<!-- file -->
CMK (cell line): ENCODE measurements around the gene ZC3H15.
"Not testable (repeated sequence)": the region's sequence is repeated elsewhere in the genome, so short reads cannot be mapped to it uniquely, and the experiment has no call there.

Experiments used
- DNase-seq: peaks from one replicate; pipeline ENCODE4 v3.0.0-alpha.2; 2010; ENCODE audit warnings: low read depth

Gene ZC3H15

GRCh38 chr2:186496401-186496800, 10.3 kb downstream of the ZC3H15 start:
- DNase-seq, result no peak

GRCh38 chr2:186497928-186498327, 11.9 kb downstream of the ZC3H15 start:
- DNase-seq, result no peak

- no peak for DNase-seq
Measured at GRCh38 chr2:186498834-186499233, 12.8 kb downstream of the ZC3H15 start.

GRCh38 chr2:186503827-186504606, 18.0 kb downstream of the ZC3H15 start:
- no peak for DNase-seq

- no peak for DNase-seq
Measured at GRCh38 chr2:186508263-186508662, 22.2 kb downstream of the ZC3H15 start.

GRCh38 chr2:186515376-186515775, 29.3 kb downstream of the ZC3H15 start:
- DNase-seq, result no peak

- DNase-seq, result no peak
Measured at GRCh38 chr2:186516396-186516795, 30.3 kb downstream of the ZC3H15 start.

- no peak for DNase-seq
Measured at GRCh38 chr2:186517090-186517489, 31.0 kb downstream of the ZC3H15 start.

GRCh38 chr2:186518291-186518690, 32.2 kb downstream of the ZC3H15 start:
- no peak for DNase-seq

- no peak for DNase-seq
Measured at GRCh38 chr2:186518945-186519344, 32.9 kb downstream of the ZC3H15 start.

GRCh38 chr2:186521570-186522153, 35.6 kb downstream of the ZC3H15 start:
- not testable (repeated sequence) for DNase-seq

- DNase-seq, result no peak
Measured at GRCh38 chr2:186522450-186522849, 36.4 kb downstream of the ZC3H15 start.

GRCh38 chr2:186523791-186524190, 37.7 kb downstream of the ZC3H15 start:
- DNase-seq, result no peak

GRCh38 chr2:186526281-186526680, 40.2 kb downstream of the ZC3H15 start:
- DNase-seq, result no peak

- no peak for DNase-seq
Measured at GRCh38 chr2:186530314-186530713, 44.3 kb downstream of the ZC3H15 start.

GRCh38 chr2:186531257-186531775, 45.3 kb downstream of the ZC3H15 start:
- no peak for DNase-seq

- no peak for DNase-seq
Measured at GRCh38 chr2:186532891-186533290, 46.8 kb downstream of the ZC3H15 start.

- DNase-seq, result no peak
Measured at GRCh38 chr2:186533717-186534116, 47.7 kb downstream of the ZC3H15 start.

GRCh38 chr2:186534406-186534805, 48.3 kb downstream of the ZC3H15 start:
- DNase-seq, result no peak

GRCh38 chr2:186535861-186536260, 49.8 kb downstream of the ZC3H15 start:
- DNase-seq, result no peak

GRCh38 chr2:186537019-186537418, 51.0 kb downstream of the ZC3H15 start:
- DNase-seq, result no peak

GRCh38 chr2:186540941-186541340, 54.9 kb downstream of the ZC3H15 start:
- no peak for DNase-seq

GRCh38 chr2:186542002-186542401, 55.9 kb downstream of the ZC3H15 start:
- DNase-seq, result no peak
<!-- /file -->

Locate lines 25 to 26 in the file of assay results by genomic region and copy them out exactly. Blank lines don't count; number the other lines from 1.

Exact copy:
Measured at GRCh38 chr2:186518945-186519344, 32.9 kb downstream of the ZC3H15 start.

GRCh38 chr2:186521570-186522153, 35.6 kb downstream of the ZC3H15 start: